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    Yes, it does. Never heard it growing up in NJ, but it's normal here in MD.

    But buying an honorary degree doesn't? ;)

    You'll have both disciplined and undisciplined students, no matter what their ages. And, yes, you've over-thought the name/title thing by now.

    Now, go enjoy your first class!
     
  7. R. Star

    R. Star Rear Admiral Rear Admiral

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    People who say a PhD isn't a "real doctor" just demonstrate how ignorant they are.
     
  8. Maestro

    Maestro Vice Admiral Admiral

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    I find it somewhat interesting that you're eager to dismiss my concerns about graduate school address, Dr. Pavonis, while at the same time dismissing my interest in being addressed by a title that I have also earned.

    Or perhaps, I find that to just be indicative of the pretense you have over your doctorate.

    Did you address your professor in graduate school as "Doctor," or were you more familiar?
     
  9. Mr. Laser Beam

    Mr. Laser Beam Fleet Admiral Admiral

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    Fun fact: Graham Chapman (of Monty Python fame) was an actual medical doctor.
     
  10. Spot's Meow

    Spot's Meow Vice Admiral Premium Member

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    I mostly meant in terms of a professional situation. I have worked in offices where most of my colleagues were much older than me and there was a great deal of concern about the hierarchy, about knowing your place and treating those in power positions with a great deal of reverence. Although I participated and played by the rules, it wasn't a culture that I could understand, and it seems that way for a lot of folks my age. I've read a few articles that point this out as well, such as this one (not the most reliable source but makes some great points about transparency, hierarchy, and money). You may very well be a part of this generation as well, I'm just pointing out some trends that I have noticed. And letting you know that your students really won't care what they call you, the title will be very meaningless to them.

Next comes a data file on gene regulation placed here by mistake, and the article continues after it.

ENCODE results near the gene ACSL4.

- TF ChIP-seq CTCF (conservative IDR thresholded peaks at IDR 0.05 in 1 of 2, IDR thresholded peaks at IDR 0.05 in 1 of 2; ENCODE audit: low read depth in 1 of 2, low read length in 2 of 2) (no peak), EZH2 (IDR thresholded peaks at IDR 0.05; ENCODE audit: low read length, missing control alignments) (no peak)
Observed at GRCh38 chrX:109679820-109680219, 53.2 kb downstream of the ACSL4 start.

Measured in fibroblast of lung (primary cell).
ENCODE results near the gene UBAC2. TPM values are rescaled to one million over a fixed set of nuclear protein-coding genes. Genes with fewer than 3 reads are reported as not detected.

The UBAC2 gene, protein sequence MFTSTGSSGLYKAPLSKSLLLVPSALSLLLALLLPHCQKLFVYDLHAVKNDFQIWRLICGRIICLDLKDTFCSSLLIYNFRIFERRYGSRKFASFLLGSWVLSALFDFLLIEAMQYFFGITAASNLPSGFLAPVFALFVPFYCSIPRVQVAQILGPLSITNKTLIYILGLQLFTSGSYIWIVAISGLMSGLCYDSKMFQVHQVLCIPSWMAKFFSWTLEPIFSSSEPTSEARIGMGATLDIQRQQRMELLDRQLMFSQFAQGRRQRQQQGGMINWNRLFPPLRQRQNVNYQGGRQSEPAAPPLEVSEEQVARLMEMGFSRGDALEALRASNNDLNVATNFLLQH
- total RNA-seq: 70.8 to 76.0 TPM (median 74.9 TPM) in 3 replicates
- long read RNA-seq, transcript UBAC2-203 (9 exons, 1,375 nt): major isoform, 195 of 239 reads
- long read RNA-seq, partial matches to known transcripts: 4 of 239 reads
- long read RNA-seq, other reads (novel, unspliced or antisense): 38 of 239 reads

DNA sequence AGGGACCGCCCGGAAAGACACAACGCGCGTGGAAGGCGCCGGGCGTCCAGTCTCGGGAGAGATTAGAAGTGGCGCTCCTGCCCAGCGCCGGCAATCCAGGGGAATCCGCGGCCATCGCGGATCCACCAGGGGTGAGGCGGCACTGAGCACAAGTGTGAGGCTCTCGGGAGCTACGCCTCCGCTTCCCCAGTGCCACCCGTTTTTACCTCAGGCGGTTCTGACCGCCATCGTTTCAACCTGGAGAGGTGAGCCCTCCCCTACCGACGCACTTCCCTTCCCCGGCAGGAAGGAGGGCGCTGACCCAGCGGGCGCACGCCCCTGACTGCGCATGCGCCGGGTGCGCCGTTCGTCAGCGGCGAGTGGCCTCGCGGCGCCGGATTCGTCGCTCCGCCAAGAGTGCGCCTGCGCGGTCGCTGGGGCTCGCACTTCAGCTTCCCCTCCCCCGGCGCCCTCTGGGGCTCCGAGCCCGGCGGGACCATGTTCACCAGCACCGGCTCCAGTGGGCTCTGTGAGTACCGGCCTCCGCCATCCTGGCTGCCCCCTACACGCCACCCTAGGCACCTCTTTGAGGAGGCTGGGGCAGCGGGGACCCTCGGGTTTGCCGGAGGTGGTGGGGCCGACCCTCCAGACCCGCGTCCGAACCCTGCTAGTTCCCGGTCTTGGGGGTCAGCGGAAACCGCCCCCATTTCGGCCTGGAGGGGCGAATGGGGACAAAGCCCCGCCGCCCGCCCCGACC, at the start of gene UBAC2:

Of course they will! I think you are still stuck in the mindset of teaching as a TA while a grad student. The students feel more familiarity towards you in that situation and are more likely to think that they can take advantage by gaining favor with you. Even if you look young, the students know the difference between a TA and a professor, and right from the bat will feel more separated from you.

    Also, it does seem like you have a rather negative view of these young people. You haven't even met them yet! Don't judge them based on their age, assuming that they will all be selfish, disrespectful, and whiny. Treat them with respect and they will do the same for you.
     
  11. Pavonis

    Pavonis Commodore Commodore

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    You misunderstood me, Maestro. I wasn't dismissing your interest in using your title. By all means do so. I was merely pointing out that you would inevitably be compared to the episode of Seinfeld in which a guest character insists on being called "Maestro". Just an observation, not a judgment.

    Actually, I called them "Professor" until they told me we could be on a first name basis. Reasonable, no?
     
  12. Kestra

    Kestra Admiral Premium Member